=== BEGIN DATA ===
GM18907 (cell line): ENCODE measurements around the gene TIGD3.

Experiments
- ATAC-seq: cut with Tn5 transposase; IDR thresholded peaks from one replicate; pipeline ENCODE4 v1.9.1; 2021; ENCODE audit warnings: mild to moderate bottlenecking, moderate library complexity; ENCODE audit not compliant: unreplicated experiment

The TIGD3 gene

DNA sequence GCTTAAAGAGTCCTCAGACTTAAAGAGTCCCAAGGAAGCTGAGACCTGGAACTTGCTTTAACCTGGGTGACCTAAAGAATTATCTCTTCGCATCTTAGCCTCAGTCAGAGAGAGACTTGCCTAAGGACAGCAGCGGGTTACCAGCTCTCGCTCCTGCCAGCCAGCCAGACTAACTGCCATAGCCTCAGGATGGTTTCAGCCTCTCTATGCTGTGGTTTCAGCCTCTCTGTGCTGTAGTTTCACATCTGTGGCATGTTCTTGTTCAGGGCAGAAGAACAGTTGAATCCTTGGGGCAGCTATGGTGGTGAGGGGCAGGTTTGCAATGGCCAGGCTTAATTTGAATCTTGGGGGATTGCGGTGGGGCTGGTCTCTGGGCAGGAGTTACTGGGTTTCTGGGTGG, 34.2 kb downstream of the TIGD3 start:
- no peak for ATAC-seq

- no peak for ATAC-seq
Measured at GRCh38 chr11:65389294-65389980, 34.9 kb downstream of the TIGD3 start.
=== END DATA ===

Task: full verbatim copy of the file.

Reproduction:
GM18907 (cell line): ENCODE measurements around the gene TIGD3.

Experiments
- ATAC-seq: cut with Tn5 transposase; IDR thresholded peaks from one replicate; pipeline ENCODE4 v1.9.1; 2021; ENCODE audit warnings: mild to moderate bottlenecking, moderate library complexity; ENCODE audit not compliant: unreplicated experiment

The TIGD3 gene

DNA sequence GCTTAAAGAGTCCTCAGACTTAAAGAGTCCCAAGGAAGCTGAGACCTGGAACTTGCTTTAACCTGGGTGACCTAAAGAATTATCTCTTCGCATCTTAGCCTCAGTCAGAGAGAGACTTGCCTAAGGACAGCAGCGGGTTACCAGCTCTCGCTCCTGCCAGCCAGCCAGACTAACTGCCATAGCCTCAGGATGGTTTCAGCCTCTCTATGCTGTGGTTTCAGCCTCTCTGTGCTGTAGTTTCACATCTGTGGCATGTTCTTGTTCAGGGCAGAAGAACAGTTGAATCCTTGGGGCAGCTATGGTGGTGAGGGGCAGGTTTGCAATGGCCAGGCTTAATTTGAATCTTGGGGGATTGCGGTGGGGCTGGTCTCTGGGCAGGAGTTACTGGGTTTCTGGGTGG, 34.2 kb downstream of the TIGD3 start:
- no peak for ATAC-seq

- no peak for ATAC-seq
Measured at GRCh38 chr11:65389294-65389980, 34.9 kb downstream of the TIGD3 start.